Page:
I also don’t agree that nothing could or should be done about household saving. First, I would expect a belt-and-braces approach where lower immigration targets were backed up by several other piecemeal policies, would be most likely to succeed. Second, while business saving is incredibly important, households are too large a sector to ignore. Third, although the low saving rate has been constant through many governments, state pensions have been generous for a very long time, and the default means of wealth creation has been to use other people’s money for a long time also (AKA property investment).

    It is often pointed out that Kiwisaver has made next to no difference to gross saving. But Kiwisaver is tiny – only around $20 billion, compared to $2 trillion in the Australian system. It beggars belief that if we mandated it at Singaporean levels of about 35% of wages, that it would all be bled away in substitution effects. (I don’t personally think we need mandated pension savings just yet, but they are a common feature in countries that have successfully gone up the export value chain).

    It would be interesting to have seen some discussion of whether, if immigration is to continue at its present level, some form of credit rationing would be in order, in order to preserve some minimal level of debt finance for business. In my view the RBNZ has already started down this path, even if unintentionally.

    Finally, the footnote about corporate tax rates was interesting. I would have thought some form of rebalancing away from corporate and income taxes and towards land taxes would help. The Irish offered a lower corporate tax rate on export-facing businesses from about the 1980s from memory, and I think that was smart.

    Like

  2. Thanks for the thoughtful comments Blair. Inevitably there are some areas where I differ – I’ll run a post shortly casting some doubt on whether the Australian compulsory savings scheme has made much difference to Aus national savings rates. On corporate/capital tax, doing something far-reaching there would probably be among my top 3 desirable policy reforms, with the potential to make a real difference.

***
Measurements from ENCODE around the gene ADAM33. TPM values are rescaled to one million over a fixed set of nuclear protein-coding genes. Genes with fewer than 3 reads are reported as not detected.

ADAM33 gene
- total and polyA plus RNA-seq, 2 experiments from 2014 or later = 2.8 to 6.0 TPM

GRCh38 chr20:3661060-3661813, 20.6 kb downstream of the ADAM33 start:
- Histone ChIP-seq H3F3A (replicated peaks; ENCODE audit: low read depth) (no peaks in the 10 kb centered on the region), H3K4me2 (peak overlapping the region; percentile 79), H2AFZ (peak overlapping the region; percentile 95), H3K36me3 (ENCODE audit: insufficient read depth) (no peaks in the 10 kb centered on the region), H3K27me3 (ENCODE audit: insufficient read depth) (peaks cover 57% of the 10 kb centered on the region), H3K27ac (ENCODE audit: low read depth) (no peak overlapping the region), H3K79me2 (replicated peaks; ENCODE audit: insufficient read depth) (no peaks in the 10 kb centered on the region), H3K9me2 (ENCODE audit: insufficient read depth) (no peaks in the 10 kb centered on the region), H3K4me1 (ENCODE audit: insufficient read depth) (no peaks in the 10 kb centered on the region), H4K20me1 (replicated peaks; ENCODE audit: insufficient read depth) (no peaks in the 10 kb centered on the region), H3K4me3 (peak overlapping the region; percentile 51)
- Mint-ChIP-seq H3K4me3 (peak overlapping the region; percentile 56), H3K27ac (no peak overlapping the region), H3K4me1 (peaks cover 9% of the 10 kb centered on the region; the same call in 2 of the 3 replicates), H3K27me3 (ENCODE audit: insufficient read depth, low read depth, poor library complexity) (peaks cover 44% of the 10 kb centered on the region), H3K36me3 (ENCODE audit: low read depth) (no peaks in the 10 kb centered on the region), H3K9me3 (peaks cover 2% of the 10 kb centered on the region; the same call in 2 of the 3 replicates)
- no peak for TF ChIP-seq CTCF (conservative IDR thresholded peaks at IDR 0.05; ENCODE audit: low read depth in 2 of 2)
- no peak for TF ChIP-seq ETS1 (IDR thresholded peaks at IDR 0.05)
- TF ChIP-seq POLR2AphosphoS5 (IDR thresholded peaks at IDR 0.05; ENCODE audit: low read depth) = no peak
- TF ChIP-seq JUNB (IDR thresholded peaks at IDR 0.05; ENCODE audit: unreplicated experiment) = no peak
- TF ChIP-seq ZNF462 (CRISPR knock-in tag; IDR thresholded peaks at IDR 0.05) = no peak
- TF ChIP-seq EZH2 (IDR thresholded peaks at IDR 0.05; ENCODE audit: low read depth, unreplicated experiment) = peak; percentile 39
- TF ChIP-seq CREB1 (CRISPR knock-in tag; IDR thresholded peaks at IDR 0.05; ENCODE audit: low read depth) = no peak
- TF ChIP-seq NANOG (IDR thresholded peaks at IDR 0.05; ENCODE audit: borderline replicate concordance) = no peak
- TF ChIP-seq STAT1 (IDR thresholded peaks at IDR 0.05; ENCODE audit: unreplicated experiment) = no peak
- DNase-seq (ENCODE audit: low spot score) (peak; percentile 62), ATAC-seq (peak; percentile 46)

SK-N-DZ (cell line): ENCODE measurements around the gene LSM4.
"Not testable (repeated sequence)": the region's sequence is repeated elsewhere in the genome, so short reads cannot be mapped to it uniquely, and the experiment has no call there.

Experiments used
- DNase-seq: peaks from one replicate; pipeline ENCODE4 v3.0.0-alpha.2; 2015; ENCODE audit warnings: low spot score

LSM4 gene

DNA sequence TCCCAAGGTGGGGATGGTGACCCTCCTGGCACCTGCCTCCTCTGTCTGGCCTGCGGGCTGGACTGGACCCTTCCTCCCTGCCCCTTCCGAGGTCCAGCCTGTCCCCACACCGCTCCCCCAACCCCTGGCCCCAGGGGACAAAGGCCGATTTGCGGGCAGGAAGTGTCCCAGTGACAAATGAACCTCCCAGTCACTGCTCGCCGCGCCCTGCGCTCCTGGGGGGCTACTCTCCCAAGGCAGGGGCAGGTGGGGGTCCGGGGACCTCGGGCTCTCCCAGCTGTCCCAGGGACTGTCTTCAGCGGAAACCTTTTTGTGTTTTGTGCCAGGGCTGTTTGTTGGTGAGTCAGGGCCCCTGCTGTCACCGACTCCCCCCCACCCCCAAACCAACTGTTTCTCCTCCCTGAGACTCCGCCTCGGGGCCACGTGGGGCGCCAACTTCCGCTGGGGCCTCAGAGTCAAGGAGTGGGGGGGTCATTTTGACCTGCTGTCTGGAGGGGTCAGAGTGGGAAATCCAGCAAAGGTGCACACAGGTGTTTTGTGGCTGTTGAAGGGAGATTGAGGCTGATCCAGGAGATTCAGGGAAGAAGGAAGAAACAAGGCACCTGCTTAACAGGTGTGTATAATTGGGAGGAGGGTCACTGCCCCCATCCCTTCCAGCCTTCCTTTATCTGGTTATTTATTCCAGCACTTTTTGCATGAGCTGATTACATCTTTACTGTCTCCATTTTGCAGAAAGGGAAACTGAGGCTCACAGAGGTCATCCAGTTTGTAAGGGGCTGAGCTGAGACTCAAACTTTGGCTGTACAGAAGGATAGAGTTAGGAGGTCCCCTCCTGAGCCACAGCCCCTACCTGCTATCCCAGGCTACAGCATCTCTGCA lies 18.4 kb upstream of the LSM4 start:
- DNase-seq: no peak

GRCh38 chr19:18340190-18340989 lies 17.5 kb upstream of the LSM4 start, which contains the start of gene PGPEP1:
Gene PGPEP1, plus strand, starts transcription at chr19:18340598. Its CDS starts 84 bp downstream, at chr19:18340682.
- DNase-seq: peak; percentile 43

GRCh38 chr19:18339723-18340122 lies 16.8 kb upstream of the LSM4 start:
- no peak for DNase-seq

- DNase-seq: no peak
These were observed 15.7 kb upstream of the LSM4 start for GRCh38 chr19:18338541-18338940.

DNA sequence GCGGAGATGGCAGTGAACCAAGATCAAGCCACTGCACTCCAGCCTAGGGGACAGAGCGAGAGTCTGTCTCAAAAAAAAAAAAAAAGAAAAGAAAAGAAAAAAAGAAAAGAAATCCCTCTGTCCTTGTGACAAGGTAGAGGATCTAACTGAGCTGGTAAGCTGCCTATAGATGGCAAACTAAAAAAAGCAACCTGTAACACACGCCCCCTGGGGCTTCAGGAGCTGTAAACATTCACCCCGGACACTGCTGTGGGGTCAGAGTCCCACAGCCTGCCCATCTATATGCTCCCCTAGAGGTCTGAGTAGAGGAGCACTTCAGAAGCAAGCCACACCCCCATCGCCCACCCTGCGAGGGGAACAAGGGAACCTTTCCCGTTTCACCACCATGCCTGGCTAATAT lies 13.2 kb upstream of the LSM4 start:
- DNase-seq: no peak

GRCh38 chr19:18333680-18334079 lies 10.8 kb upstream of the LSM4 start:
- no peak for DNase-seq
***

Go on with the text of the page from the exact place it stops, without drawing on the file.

Like

    • National Super may not make an overall difference to Australia as a nation but it makes a huge difference to the individuals that receive an additional 10% in employer contributions each and every pay. National super is like a tax. it redistributes wealth from the hands of a few into the hands of the many. Peace is the result of keeping the many happy. War and revolution comes when the few gets it all and the many do not.

      Like

  3. NZ is literally the land of milk and honey. The idea that NZ languishes is a relative term. New Zealanders have choices. If they want a career and the city lights they head offshore. Those that choose to stay protect the status quo ie low or no development is more preferable to growth.

    Like

  4. Not many people will understand this and of those who do many will be directly benefiting from the status quo.
    Every morning I hear the same people on “RNZ” (bank economists etc) which is a bit like asking someone from the tobacco companies about health. Their seems to be a subtext: “you wouldn’t understand what’s going on so just keep out of it”?

    Around 2000 there was a TV program about our economic performance. It compared how many lambs it took to buy a tractor (200 then 2000 or something). They said we lost our competitiveness as other countries geared up their farming economies. – I just mention that as an (outlier) example of the television media could potentially be used to educate people. Generally though their selection of opinion guarantees a certain result (Eaqub, Townsend, Employers and Manufacturers on Auckland house prices – “RNZ”) and there is no follow up right of reply.

    Like

Leave a Reply

Fill in your details below or click an icon to log in:

WordPress.com Logo

You are commenting using your WordPress.com account. Log Out / Change )

Twitter picture

You are commenting using your Twitter account. Log Out / Change )

Facebook photo

You are commenting using your Facebook account. Log Out / Change )

Google+ photo

You are commenting using your Google+ account. Log Out / Change )

Connecting to %s